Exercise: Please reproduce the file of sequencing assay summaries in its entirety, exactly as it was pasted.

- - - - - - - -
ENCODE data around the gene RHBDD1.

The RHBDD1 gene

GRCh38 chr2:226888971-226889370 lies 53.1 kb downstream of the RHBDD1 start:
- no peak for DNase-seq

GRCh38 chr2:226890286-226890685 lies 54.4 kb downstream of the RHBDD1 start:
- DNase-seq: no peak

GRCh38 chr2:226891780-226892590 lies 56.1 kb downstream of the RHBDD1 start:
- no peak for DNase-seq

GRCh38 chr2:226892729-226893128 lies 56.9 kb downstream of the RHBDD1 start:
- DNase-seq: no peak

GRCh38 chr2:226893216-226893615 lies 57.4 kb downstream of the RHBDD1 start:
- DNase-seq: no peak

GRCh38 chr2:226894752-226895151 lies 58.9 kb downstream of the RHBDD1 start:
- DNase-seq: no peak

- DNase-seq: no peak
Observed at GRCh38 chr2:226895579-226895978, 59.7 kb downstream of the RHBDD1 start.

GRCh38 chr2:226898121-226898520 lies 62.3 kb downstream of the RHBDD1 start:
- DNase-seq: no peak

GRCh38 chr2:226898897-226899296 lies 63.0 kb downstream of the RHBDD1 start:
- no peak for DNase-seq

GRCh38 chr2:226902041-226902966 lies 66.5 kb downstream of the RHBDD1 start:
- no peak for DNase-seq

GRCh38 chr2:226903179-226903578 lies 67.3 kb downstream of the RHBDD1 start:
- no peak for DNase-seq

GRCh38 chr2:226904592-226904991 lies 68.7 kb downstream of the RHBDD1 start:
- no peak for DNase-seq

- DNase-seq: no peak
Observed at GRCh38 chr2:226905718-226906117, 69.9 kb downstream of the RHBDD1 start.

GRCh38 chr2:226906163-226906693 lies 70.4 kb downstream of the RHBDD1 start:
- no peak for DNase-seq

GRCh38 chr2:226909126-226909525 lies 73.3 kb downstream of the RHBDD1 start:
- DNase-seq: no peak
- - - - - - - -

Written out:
ENCODE data around the gene RHBDD1.

The RHBDD1 gene

GRCh38 chr2:226888971-226889370 lies 53.1 kb downstream of the RHBDD1 start:
- no peak for DNase-seq

GRCh38 chr2:226890286-226890685 lies 54.4 kb downstream of the RHBDD1 start:
- DNase-seq: no peak

GRCh38 chr2:226891780-226892590 lies 56.1 kb downstream of the RHBDD1 start:
- no peak for DNase-seq

GRCh38 chr2:226892729-226893128 lies 56.9 kb downstream of the RHBDD1 start:
- DNase-seq: no peak

GRCh38 chr2:226893216-226893615 lies 57.4 kb downstream of the RHBDD1 start:
- DNase-seq: no peak

GRCh38 chr2:226894752-226895151 lies 58.9 kb downstream of the RHBDD1 start:
- DNase-seq: no peak

- DNase-seq: no peak
Observed at GRCh38 chr2:226895579-226895978, 59.7 kb downstream of the RHBDD1 start.

GRCh38 chr2:226898121-226898520 lies 62.3 kb downstream of the RHBDD1 start:
- DNase-seq: no peak

GRCh38 chr2:226898897-226899296 lies 63.0 kb downstream of the RHBDD1 start:
- no peak for DNase-seq

GRCh38 chr2:226902041-226902966 lies 66.5 kb downstream of the RHBDD1 start:
- no peak for DNase-seq

GRCh38 chr2:226903179-226903578 lies 67.3 kb downstream of the RHBDD1 start:
- no peak for DNase-seq

GRCh38 chr2:226904592-226904991 lies 68.7 kb downstream of the RHBDD1 start:
- no peak for DNase-seq

- DNase-seq: no peak
Observed at GRCh38 chr2:226905718-226906117, 69.9 kb downstream of the RHBDD1 start.

GRCh38 chr2:226906163-226906693 lies 70.4 kb downstream of the RHBDD1 start:
- no peak for DNase-seq

GRCh38 chr2:226909126-226909525 lies 73.3 kb downstream of the RHBDD1 start:
- DNase-seq: no peak